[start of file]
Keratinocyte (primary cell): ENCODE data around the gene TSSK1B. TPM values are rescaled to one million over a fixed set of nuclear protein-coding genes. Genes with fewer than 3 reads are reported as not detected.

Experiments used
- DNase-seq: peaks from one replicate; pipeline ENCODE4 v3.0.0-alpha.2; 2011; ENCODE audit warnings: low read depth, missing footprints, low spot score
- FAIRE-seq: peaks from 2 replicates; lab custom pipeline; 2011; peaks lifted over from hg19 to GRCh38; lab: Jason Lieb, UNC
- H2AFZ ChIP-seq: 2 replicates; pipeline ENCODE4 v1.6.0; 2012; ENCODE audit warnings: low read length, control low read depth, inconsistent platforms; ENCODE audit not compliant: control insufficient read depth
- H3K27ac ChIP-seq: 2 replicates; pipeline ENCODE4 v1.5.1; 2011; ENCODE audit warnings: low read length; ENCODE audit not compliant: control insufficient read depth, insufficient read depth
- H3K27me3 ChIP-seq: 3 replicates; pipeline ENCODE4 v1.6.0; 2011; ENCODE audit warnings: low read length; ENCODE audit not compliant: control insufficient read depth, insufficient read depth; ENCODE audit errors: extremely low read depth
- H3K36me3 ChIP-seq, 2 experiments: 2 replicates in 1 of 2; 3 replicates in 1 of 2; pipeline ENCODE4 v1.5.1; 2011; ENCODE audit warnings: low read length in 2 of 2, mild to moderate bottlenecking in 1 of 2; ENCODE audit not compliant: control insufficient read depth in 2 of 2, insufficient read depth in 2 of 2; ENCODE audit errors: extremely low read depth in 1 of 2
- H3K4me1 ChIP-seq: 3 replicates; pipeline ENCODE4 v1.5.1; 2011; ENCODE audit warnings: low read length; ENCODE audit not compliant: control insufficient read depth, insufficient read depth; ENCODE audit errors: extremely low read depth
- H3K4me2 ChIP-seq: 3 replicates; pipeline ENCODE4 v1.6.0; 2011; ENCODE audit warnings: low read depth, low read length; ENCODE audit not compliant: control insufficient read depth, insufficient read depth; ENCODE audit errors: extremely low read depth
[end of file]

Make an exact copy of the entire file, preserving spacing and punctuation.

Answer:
Keratinocyte (primary cell): ENCODE data around the gene TSSK1B. TPM values are rescaled to one million over a fixed set of nuclear protein-coding genes. Genes with fewer than 3 reads are reported as not detected.

Experiments used
- DNase-seq: peaks from one replicate; pipeline ENCODE4 v3.0.0-alpha.2; 2011; ENCODE audit warnings: low read depth, missing footprints, low spot score
- FAIRE-seq: peaks from 2 replicates; lab custom pipeline; 2011; peaks lifted over from hg19 to GRCh38; lab: Jason Lieb, UNC
- H2AFZ ChIP-seq: 2 replicates; pipeline ENCODE4 v1.6.0; 2012; ENCODE audit warnings: low read length, control low read depth, inconsistent platforms; ENCODE audit not compliant: control insufficient read depth
- H3K27ac ChIP-seq: 2 replicates; pipeline ENCODE4 v1.5.1; 2011; ENCODE audit warnings: low read length; ENCODE audit not compliant: control insufficient read depth, insufficient read depth
- H3K27me3 ChIP-seq: 3 replicates; pipeline ENCODE4 v1.6.0; 2011; ENCODE audit warnings: low read length; ENCODE audit not compliant: control insufficient read depth, insufficient read depth; ENCODE audit errors: extremely low read depth
- H3K36me3 ChIP-seq, 2 experiments: 2 replicates in 1 of 2; 3 replicates in 1 of 2; pipeline ENCODE4 v1.5.1; 2011; ENCODE audit warnings: low read length in 2 of 2, mild to moderate bottlenecking in 1 of 2; ENCODE audit not compliant: control insufficient read depth in 2 of 2, insufficient read depth in 2 of 2; ENCODE audit errors: extremely low read depth in 1 of 2
- H3K4me1 ChIP-seq: 3 replicates; pipeline ENCODE4 v1.5.1; 2011; ENCODE audit warnings: low read length; ENCODE audit not compliant: control insufficient read depth, insufficient read depth; ENCODE audit errors: extremely low read depth
- H3K4me2 ChIP-seq: 3 replicates; pipeline ENCODE4 v1.6.0; 2011; ENCODE audit warnings: low read depth, low read length; ENCODE audit not compliant: control insufficient read depth, insufficient read depth; ENCODE audit errors: extremely low read depth